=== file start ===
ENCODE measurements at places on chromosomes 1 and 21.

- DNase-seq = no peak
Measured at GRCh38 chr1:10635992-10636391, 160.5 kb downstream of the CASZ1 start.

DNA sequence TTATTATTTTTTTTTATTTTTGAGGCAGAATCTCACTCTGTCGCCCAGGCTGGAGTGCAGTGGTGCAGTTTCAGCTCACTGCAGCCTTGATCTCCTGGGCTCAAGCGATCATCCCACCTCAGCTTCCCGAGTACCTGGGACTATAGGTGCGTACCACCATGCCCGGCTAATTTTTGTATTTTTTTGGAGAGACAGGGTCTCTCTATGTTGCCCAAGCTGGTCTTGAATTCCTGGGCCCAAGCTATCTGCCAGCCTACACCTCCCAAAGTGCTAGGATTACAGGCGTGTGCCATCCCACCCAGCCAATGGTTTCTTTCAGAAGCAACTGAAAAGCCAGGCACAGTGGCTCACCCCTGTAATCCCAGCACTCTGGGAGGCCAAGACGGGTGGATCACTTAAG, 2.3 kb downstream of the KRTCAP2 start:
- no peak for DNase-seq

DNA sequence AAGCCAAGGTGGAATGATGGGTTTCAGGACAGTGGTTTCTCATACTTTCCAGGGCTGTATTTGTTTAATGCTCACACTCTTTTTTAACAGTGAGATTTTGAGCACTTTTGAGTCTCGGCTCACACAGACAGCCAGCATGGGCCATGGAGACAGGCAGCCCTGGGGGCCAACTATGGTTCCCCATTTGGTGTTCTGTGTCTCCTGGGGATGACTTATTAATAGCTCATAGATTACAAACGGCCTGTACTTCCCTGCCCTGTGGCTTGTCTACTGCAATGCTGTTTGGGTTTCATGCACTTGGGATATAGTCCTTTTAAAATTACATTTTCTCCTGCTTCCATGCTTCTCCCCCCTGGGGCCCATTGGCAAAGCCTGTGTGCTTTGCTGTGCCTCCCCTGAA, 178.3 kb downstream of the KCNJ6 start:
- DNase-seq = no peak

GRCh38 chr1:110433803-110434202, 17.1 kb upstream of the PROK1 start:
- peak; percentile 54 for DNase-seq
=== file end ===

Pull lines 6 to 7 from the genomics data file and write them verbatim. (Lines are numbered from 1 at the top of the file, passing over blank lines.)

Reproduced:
DNA sequence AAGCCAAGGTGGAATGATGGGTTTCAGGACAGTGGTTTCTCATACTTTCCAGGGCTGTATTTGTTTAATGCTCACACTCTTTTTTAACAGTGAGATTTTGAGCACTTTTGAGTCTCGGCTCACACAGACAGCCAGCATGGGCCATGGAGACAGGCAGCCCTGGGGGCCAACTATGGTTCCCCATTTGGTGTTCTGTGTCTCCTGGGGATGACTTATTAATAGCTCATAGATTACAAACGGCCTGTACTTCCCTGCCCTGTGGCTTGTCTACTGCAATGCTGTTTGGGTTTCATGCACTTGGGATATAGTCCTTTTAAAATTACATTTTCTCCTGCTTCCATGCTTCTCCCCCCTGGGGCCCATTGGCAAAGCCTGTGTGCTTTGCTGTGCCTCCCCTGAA, 178.3 kb downstream of the KCNJ6 start:
- DNase-seq = no peak